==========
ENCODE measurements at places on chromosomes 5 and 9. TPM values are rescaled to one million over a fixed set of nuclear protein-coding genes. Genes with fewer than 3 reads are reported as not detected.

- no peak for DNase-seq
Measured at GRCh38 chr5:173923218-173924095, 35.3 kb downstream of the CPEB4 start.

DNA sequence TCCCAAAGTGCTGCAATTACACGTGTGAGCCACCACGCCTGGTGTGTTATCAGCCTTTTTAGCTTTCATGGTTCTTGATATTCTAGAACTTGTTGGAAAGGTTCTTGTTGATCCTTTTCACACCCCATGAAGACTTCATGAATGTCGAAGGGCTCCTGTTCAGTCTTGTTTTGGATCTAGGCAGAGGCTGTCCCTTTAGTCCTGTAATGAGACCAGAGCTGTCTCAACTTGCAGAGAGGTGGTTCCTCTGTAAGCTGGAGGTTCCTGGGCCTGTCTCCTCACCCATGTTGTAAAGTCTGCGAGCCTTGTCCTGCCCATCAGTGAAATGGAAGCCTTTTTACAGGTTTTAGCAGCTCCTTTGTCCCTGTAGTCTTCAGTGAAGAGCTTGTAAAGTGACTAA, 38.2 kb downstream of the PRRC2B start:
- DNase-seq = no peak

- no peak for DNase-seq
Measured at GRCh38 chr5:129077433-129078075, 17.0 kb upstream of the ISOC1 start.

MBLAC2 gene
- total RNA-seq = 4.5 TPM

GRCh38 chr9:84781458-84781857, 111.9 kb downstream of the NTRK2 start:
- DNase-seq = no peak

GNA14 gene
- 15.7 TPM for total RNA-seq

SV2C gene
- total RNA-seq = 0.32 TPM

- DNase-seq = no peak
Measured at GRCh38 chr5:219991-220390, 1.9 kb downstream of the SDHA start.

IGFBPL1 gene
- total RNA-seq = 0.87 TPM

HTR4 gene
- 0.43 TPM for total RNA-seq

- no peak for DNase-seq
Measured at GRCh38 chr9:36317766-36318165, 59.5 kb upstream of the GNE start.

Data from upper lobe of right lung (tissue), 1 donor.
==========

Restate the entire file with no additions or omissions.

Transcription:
ENCODE measurements at places on chromosomes 5 and 9. TPM values are rescaled to one million over a fixed set of nuclear protein-coding genes. Genes with fewer than 3 reads are reported as not detected.

- no peak for DNase-seq
Measured at GRCh38 chr5:173923218-173924095, 35.3 kb downstream of the CPEB4 start.

DNA sequence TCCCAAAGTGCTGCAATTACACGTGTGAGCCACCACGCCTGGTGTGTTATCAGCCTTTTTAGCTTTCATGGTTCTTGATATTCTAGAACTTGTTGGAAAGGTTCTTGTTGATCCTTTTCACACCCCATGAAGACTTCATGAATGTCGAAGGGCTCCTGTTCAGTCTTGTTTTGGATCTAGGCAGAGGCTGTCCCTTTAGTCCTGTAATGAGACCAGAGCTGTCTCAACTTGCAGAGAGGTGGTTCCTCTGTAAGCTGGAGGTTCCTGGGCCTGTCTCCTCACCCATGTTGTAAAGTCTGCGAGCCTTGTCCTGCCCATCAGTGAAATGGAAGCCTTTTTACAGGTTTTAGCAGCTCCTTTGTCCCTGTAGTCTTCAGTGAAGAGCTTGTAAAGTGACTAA, 38.2 kb downstream of the PRRC2B start:
- DNase-seq = no peak

- no peak for DNase-seq
Measured at GRCh38 chr5:129077433-129078075, 17.0 kb upstream of the ISOC1 start.

MBLAC2 gene
- total RNA-seq = 4.5 TPM

GRCh38 chr9:84781458-84781857, 111.9 kb downstream of the NTRK2 start:
- DNase-seq = no peak

GNA14 gene
- 15.7 TPM for total RNA-seq

SV2C gene
- total RNA-seq = 0.32 TPM

- DNase-seq = no peak
Measured at GRCh38 chr5:219991-220390, 1.9 kb downstream of the SDHA start.

IGFBPL1 gene
- total RNA-seq = 0.87 TPM

HTR4 gene
- 0.43 TPM for total RNA-seq

- no peak for DNase-seq
Measured at GRCh38 chr9:36317766-36318165, 59.5 kb upstream of the GNE start.

Data from upper lobe of right lung (tissue), 1 donor.